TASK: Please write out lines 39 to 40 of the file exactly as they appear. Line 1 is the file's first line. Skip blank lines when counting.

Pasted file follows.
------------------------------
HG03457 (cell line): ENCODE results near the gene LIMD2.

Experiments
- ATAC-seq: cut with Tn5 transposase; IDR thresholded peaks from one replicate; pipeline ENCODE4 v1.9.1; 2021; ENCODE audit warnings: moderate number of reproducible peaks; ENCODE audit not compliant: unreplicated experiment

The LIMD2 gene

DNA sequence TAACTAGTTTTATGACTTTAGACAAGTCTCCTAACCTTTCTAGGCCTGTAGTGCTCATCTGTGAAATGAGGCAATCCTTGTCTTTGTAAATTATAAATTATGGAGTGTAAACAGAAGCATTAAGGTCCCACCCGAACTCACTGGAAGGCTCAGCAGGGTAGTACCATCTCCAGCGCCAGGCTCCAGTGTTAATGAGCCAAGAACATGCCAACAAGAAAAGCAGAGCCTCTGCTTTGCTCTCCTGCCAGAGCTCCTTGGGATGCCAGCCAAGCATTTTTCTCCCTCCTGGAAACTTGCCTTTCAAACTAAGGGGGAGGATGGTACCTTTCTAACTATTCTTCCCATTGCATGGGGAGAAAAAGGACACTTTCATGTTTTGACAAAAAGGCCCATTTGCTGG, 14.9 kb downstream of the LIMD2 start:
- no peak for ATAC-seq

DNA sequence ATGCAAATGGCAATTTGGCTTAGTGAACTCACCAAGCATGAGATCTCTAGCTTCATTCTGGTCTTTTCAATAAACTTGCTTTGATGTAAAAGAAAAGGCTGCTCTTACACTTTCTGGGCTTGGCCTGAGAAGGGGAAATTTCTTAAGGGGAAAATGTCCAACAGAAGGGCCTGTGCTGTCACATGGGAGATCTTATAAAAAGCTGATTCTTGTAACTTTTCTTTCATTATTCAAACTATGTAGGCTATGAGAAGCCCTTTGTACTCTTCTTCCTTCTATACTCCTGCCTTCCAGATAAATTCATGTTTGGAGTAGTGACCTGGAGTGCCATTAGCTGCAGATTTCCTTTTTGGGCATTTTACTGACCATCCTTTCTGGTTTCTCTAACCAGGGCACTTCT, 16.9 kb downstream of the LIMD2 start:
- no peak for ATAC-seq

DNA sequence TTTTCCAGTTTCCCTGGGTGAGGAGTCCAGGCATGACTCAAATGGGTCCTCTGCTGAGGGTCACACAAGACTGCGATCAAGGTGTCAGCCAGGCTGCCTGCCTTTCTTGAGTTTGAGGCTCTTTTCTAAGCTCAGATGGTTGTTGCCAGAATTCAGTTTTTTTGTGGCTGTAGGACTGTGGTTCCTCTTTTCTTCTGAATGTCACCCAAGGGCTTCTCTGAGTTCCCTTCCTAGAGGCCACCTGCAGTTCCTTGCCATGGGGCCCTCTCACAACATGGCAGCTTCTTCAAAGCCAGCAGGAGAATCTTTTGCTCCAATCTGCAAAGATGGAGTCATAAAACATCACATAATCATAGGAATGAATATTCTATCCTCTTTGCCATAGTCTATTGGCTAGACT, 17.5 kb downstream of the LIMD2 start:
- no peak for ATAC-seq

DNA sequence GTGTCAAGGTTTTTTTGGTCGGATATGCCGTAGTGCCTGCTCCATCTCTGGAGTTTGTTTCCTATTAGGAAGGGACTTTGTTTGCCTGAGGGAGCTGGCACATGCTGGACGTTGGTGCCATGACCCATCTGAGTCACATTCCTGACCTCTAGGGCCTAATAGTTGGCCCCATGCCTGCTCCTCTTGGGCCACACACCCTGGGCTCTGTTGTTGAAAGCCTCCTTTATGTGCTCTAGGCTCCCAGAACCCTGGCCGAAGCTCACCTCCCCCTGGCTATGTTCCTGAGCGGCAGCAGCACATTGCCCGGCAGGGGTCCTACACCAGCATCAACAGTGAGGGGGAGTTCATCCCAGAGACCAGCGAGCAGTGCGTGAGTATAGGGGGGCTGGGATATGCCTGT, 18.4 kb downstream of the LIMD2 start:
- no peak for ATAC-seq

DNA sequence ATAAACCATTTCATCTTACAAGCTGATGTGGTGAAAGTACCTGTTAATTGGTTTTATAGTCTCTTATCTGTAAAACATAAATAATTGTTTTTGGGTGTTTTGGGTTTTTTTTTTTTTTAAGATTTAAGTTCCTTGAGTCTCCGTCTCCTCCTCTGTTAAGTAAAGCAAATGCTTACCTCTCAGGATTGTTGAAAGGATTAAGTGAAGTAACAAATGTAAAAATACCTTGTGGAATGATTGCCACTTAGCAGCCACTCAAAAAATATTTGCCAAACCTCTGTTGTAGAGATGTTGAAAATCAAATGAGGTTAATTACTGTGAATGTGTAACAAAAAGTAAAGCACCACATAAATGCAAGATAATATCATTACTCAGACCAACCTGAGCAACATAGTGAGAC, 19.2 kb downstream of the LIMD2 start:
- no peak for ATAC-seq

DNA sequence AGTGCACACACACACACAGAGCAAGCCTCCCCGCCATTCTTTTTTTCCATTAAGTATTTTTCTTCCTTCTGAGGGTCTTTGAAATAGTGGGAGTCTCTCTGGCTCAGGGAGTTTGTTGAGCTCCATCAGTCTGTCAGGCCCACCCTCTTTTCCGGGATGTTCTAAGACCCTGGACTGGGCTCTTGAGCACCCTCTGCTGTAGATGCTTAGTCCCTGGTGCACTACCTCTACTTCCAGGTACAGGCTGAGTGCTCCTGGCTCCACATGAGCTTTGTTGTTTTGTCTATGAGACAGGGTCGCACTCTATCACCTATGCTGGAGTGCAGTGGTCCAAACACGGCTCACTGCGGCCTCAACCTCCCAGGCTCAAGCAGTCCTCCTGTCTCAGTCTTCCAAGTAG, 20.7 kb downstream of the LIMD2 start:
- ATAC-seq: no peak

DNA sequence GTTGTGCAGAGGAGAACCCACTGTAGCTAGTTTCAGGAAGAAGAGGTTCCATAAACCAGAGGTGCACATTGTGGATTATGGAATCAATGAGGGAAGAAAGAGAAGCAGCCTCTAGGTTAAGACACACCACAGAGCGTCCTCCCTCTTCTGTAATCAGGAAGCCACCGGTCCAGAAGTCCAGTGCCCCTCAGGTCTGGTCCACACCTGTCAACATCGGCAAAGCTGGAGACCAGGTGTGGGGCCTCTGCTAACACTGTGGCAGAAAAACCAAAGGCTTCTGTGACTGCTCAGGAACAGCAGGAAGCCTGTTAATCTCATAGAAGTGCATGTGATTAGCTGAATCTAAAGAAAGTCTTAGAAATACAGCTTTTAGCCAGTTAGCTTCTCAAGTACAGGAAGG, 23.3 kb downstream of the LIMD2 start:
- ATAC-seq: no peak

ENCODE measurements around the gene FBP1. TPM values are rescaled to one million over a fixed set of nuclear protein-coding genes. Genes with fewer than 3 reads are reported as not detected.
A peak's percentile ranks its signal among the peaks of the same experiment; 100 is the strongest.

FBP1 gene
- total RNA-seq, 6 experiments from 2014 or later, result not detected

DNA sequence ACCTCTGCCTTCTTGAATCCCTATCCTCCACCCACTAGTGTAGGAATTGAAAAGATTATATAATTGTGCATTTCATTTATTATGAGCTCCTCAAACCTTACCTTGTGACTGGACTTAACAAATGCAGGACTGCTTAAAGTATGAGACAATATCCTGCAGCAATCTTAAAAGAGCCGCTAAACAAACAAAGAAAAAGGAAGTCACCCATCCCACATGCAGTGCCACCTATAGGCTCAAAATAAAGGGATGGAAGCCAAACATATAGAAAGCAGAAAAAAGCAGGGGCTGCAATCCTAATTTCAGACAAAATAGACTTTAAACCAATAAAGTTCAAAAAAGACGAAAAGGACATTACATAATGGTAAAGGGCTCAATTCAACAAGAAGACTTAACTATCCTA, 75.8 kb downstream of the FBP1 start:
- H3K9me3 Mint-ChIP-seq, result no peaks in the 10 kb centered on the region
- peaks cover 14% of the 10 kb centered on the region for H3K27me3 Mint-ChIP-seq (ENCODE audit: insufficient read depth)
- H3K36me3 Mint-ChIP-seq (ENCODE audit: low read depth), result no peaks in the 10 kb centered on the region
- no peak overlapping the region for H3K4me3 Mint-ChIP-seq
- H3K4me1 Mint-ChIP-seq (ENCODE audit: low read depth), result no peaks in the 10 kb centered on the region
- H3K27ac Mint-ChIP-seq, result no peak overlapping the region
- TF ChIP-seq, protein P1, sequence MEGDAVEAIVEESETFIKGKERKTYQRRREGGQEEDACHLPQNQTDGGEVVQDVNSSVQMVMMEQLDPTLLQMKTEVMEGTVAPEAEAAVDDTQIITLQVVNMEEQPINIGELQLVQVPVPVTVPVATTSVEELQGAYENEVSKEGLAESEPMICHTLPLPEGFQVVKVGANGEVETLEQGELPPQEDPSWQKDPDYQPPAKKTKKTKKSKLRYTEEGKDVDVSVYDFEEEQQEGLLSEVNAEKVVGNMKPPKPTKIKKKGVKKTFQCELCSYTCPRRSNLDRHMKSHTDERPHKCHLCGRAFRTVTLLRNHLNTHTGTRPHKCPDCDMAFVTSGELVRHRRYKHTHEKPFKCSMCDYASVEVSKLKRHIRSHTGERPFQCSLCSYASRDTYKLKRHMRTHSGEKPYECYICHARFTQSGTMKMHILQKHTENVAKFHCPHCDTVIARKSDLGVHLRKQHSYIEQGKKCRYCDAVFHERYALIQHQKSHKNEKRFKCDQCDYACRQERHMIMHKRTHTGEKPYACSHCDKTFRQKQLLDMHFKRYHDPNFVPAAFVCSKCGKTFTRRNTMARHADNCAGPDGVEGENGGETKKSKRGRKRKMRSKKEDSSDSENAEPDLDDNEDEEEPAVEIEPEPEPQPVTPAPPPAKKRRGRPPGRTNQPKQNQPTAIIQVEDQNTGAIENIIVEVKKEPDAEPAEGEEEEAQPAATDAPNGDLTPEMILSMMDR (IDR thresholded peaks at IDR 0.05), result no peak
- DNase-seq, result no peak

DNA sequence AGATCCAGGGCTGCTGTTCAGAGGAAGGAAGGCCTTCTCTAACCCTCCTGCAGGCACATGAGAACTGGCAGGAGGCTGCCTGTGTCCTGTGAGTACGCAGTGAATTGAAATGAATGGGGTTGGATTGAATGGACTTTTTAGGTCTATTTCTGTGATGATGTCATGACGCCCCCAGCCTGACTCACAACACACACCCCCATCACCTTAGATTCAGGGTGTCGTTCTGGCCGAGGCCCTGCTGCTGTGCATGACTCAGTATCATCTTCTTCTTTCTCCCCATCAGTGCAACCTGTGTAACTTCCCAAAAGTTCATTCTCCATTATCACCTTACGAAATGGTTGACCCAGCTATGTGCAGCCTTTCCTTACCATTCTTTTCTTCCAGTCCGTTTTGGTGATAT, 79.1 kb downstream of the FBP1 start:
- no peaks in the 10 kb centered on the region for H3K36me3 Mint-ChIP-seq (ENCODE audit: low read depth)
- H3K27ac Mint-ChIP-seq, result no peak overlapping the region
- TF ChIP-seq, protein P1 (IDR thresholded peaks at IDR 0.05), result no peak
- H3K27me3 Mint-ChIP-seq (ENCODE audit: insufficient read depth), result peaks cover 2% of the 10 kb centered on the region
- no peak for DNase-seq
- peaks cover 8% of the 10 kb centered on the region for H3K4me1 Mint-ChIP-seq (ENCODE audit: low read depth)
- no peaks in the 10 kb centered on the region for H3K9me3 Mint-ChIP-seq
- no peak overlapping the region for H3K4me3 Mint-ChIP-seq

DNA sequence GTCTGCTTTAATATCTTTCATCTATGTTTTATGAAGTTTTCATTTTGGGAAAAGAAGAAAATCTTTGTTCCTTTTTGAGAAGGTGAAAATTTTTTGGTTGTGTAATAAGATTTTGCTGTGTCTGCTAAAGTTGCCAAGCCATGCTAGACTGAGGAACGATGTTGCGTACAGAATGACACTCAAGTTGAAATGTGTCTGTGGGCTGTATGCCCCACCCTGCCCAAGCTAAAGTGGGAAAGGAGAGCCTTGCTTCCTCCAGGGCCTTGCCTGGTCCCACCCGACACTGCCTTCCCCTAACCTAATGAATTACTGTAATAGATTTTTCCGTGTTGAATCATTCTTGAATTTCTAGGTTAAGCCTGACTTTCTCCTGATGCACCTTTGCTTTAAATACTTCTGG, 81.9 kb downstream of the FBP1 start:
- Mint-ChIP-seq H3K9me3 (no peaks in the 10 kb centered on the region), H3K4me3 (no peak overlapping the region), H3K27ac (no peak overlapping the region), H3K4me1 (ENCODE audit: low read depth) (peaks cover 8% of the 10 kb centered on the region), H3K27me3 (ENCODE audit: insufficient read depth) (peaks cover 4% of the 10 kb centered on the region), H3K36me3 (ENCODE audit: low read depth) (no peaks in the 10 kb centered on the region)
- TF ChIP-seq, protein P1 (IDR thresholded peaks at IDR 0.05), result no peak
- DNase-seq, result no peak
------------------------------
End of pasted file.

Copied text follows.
- no peaks in the 10 kb centered on the region for H3K9me3 Mint-ChIP-seq
- no peak overlapping the region for H3K4me3 Mint-ChIP-seq